One last chance before the next ice age. Today's cigar: a Rocky Patel Edge.
We're still reading about the Berlin Airlift. It is amazing that the US, specifically Truman, had complete knowledge of the evil within the Soviet Union just a couple years after WWII. We knew Stalin showed a lot of his cards in the talks at Yalta and later, but we recall from our readings that only some (Churchill) saw him for the tyrant he was while others (Roosevelt) saw him as an ally.
Our Lend Lease material found its way in the Gulag system, and we never were paid for that billion in hardware. And war fatigue obviously played a huge factor in how we would respond when the Soviets cut us off from 2 million in Berlin.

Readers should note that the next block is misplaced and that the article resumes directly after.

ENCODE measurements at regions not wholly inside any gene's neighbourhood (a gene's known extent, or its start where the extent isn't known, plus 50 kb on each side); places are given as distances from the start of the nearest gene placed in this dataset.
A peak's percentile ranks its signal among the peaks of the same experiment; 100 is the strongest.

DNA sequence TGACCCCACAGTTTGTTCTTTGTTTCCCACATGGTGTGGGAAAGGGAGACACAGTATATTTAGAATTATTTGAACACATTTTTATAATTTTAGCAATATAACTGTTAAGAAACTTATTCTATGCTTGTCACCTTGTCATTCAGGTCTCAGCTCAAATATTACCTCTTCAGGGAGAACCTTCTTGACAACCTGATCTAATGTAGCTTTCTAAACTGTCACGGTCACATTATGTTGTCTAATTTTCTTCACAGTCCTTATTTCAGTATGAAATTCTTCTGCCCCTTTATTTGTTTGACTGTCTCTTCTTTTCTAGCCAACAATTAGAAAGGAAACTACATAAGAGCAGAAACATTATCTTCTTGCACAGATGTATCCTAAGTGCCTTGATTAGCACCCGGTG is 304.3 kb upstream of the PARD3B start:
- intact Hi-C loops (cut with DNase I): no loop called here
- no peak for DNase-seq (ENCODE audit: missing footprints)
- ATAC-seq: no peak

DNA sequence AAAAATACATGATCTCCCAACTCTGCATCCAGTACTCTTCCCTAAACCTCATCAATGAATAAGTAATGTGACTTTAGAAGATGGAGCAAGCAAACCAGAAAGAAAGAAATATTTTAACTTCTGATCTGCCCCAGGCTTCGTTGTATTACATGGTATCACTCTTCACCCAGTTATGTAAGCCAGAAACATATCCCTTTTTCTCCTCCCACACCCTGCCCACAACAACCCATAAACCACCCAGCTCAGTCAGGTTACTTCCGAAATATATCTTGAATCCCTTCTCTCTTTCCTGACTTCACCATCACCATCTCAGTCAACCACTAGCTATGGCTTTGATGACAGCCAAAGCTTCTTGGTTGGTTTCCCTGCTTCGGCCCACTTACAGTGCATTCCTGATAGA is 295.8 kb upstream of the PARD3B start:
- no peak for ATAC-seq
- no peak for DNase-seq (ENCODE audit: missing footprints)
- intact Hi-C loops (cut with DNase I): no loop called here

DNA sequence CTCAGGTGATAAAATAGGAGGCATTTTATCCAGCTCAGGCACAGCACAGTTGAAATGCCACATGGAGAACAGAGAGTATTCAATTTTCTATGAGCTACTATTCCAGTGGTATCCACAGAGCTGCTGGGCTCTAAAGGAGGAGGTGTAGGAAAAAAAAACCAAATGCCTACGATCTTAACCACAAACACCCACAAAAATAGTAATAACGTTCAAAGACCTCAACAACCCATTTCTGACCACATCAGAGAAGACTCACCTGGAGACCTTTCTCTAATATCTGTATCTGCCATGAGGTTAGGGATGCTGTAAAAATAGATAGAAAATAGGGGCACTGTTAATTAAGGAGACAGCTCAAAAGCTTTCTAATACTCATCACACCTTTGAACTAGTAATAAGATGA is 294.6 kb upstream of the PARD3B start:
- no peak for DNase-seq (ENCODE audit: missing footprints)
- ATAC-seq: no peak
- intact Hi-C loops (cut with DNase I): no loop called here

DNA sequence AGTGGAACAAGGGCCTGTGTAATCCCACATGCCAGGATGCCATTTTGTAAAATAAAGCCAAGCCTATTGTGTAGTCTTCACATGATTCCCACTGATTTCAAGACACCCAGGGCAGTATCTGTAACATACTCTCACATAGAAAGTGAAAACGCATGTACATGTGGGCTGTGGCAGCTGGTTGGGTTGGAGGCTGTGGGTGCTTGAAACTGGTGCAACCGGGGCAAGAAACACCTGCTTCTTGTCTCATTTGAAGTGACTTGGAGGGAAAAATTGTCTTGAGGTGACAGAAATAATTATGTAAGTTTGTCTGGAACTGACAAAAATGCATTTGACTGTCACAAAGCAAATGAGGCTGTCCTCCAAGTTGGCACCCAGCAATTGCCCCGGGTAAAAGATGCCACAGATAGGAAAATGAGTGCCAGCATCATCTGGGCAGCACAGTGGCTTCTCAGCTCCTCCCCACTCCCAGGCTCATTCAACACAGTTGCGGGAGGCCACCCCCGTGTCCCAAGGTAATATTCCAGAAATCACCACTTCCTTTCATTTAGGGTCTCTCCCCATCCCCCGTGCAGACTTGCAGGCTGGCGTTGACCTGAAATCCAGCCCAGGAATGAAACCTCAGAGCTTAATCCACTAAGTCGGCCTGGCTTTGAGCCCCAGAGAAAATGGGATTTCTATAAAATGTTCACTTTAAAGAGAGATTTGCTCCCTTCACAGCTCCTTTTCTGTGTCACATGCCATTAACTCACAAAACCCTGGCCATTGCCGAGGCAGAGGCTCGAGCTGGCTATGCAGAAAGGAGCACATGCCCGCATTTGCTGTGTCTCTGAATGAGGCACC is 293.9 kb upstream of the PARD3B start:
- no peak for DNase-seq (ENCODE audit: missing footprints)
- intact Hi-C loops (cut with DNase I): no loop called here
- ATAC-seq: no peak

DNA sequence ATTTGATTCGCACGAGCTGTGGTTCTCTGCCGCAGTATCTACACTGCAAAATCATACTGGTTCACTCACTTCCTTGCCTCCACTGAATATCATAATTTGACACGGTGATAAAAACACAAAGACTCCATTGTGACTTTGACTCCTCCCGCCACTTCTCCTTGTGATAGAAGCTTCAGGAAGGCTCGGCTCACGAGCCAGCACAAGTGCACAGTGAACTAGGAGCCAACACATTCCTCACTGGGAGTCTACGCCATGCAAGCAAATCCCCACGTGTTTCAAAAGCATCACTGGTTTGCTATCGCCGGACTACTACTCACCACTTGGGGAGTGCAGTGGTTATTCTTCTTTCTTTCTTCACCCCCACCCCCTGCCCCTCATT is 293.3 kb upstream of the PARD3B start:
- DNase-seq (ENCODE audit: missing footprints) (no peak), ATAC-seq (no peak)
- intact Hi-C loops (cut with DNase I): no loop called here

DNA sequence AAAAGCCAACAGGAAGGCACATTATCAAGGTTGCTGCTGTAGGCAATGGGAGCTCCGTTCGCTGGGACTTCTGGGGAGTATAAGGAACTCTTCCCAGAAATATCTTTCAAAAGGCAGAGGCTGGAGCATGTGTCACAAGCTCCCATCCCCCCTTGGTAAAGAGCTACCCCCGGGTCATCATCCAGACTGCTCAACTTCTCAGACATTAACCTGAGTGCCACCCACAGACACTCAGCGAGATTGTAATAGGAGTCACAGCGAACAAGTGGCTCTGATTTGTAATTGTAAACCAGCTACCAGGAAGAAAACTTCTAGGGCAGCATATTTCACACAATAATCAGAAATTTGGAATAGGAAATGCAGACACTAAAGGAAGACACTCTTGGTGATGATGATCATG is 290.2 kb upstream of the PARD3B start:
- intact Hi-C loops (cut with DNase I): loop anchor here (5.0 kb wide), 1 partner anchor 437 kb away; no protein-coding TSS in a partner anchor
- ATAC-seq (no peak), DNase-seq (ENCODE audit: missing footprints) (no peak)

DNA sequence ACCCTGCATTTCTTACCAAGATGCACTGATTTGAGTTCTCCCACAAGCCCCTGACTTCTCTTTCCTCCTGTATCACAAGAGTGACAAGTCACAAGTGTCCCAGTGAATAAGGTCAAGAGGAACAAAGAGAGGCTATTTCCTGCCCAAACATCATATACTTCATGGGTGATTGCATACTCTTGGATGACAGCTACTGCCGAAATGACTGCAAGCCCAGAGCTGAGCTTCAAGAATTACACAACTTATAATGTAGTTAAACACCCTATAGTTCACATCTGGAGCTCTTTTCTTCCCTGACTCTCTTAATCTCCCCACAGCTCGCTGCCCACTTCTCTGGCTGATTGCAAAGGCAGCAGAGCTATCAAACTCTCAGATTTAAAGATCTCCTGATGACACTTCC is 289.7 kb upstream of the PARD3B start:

I haven't read anything about ideas or proposals to take on the Soviets shortly after WWII, albeit the generals, especially LeMay and Clay, we enthusiastic anti-Communists. We are reading about a tough Truman, but we also know he turned a blind eye on the accusations, later proved true, of Communist infiltration within the US government.
Can anybody point me to a general or politician who argued for an aggressive posture towards the Soviet Union? Someone who argued that risking war with the Soviets then would be better for everyone?